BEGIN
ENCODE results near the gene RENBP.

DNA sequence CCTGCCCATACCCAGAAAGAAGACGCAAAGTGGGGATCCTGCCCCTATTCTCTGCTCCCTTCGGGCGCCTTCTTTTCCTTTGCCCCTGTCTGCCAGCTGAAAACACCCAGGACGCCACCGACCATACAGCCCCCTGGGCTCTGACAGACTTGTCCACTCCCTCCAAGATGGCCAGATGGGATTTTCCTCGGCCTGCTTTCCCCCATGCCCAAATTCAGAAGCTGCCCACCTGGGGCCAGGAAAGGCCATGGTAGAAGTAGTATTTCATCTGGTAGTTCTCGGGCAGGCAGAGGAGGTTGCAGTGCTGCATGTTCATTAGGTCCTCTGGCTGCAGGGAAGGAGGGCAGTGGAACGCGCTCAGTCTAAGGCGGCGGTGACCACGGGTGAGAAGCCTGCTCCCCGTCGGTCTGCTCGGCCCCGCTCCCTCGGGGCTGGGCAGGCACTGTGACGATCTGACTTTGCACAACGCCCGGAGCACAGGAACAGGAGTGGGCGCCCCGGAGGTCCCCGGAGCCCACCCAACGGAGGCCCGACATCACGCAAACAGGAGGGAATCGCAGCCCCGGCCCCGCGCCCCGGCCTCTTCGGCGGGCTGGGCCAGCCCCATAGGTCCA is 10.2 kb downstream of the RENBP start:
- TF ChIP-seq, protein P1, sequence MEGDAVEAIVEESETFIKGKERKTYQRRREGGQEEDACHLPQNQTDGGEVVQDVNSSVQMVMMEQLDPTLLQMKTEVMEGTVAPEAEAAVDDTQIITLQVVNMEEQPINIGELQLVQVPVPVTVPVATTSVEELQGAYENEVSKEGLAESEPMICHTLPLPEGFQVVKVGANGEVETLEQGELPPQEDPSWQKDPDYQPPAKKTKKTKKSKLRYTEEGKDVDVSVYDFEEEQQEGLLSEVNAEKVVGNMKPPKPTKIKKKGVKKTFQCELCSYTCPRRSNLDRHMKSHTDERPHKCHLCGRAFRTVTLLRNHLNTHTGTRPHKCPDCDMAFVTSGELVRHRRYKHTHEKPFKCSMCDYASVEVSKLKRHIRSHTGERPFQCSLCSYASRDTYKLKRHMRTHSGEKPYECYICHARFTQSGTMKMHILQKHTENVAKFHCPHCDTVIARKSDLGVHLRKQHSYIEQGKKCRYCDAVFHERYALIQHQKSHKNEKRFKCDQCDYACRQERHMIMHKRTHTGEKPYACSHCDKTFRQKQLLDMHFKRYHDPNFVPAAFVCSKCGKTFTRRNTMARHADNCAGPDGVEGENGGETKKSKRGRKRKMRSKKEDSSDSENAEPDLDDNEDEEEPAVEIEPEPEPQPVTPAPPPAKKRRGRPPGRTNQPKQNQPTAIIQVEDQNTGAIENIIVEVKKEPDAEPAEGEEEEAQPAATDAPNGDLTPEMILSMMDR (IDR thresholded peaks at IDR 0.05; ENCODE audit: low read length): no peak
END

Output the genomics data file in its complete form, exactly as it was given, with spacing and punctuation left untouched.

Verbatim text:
ENCODE results near the gene RENBP.

DNA sequence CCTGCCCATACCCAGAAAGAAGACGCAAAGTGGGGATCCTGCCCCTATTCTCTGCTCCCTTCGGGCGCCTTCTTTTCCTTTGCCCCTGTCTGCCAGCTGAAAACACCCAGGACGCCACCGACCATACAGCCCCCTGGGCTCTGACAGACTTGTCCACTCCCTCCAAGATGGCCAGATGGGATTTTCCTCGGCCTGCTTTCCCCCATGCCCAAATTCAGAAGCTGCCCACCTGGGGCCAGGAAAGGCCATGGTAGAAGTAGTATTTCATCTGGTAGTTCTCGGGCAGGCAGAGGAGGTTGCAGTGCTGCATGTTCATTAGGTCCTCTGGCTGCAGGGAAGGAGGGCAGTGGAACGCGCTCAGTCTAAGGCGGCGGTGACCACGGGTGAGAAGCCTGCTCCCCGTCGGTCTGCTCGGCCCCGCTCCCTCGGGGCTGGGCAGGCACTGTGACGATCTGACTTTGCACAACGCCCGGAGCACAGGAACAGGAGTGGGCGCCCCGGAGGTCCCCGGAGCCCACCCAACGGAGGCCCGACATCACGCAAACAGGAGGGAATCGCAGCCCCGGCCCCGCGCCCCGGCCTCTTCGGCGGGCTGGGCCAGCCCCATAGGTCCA is 10.2 kb downstream of the RENBP start:
- TF ChIP-seq, protein P1, sequence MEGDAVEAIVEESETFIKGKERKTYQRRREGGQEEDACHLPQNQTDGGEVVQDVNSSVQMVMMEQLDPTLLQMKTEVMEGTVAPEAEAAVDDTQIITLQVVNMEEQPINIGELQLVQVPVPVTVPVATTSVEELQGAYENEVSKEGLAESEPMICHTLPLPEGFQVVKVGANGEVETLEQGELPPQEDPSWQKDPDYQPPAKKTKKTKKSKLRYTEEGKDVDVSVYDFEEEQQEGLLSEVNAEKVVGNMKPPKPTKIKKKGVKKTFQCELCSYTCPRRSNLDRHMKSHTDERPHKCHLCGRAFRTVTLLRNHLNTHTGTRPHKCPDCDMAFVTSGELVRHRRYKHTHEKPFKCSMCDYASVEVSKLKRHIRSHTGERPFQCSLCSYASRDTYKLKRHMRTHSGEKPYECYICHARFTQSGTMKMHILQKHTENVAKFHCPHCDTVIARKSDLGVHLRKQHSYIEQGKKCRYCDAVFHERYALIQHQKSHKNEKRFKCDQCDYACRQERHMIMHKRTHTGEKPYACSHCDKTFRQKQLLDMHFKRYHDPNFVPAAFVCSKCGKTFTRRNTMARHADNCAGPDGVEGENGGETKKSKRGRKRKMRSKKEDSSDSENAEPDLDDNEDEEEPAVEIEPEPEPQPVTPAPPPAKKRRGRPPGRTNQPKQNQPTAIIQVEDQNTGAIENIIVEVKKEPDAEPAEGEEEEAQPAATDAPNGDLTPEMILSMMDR (IDR thresholded peaks at IDR 0.05; ENCODE audit: low read length): no peak